The second generation of The Avon Longitudinal Study of Parents and Children (ALSPAC-G2): a cohort profile

Debbie Lawlor, Melanie Lewcock, Louise Jones, Claire Rollings, Vikki Yip, Dan Smith, Rebecca Pearson, Laura Johnson, Louise Millard, Nashita Patel, Andy Skinner, Kate Tilling

Research output: Contribution to journalArticle (Academic Journal)peer-review

23 Citations (Scopus)
288 Downloads (Pure)


Background: The Avon Longitudinal Study of Parents and Children-Generation 2 (ALSPAC-G2) was set up to provide a unique multi-generational cohort. It builds on the existing ALSPAC resource, which recruited 14,541 pregnancies to women resident in the South West of England who were expected to deliver between 01/04/1991 and 31/12/1992. Those women and their partners (Generation 0; ALSPAC-G0) and their offspring (ALSPAC-G1) have been followed for the last 26 years. This profile describes recruitment and data collection on the next generation (ALSPAC-G2)—the grandchildren of ALSPAC-G0 and children of ALSPAC-G1.
Recruitment: Recruitment began on the 6th of June 2012 and we present details of recruitment and participants up to 30th June 2018 (~6 years). We knew at the start of recruitment that some ALSPAC-G1 participants had already become parents and ALSPAC-G2 is an open cohort; we recruit at any age. We hope to continue recruiting until all ALSPAC-G1 participants have completed their families. Up to 30th June 2018 we recruited 810 ALSPAC-G2 participants from 548 families. Of these 810, 389 (48%) were recruited during their mother’s pregnancy, 287 (35%) before age 3 years, 104 (13%) between 3-6 years and 30 (4%) after 6 years. Over 70% of those invited to early pregnancy, late pregnancy, second week of life, 6-, 12- and 24-month assessments (whether for their recruitment, or a follow-up, visit) have attended, with attendance being over 60% for subsequent visits up to 7 years (to few are eligible for the 9- and 11-year assessments to analyse).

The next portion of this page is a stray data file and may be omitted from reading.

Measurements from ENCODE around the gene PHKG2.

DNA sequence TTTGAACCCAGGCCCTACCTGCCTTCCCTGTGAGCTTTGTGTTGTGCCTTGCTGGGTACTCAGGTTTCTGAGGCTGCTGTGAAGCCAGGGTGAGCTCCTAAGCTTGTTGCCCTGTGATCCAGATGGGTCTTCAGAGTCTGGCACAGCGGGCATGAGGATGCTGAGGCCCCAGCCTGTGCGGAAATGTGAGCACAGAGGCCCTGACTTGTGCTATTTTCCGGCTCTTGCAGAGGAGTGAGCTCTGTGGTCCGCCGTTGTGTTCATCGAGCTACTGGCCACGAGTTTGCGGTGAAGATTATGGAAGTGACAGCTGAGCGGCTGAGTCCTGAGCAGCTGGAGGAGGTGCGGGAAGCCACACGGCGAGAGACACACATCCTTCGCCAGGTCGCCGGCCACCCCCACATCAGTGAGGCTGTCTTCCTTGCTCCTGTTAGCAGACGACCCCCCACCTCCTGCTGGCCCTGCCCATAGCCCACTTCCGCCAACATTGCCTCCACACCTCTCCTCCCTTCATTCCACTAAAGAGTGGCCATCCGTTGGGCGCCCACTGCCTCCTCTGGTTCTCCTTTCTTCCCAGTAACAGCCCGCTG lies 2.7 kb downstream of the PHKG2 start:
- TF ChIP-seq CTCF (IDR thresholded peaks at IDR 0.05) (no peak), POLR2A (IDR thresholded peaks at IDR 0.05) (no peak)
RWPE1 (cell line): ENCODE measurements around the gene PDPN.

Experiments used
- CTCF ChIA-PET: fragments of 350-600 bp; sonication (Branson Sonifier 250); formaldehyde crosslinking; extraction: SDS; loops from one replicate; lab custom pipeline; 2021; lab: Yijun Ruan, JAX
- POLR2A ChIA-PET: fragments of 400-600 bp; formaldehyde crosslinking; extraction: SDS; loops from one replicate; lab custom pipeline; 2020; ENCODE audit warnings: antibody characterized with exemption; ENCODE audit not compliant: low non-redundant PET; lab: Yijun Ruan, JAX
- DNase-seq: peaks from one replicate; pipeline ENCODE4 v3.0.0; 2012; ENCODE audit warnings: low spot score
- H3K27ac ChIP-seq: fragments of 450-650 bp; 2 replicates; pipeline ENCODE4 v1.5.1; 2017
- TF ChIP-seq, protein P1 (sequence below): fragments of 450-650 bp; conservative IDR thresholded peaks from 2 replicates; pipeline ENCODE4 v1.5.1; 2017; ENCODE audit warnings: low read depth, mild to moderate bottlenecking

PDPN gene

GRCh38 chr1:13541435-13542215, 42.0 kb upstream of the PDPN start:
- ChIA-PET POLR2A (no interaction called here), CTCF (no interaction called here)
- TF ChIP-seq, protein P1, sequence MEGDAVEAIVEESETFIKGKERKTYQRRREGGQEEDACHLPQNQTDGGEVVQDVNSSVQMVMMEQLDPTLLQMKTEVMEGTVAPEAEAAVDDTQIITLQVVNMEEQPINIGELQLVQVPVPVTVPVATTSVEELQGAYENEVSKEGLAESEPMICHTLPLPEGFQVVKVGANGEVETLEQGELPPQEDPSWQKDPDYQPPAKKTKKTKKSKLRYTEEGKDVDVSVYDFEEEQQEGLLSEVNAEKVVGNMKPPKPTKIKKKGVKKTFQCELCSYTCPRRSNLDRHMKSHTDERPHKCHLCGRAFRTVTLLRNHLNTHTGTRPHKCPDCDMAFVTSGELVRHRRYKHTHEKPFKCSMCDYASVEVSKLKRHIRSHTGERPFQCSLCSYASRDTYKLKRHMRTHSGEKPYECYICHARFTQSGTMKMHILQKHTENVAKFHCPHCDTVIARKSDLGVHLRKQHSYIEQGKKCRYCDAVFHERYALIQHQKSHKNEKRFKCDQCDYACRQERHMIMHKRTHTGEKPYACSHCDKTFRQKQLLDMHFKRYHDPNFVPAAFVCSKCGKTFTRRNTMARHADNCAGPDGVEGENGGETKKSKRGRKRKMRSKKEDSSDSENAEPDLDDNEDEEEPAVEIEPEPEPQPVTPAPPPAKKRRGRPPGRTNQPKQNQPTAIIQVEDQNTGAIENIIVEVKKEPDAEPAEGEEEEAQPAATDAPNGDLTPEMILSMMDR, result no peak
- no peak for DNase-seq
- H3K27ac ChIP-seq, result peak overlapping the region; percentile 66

Data collection: We collect a wide-range of social, lifestyle, clinical, anthropometric and biological data on all family members repeatedly. Biological samples include blood (including cord-blood), urine, meconium and faeces, and placental tissue. In subgroups detailed data collection, such as continuous glucose monitoring and videos of parent-child interactions, are being collected.
Original languageEnglish
Number of pages14
JournalWellcome Open Research
Issue number36
Publication statusPublished - 21 Feb 2019

Structured keywords

  • Tactile Action Perception
  • Tobacco and Alcohol


  • Birth Cohort
  • Cross-generation
  • Data sharing


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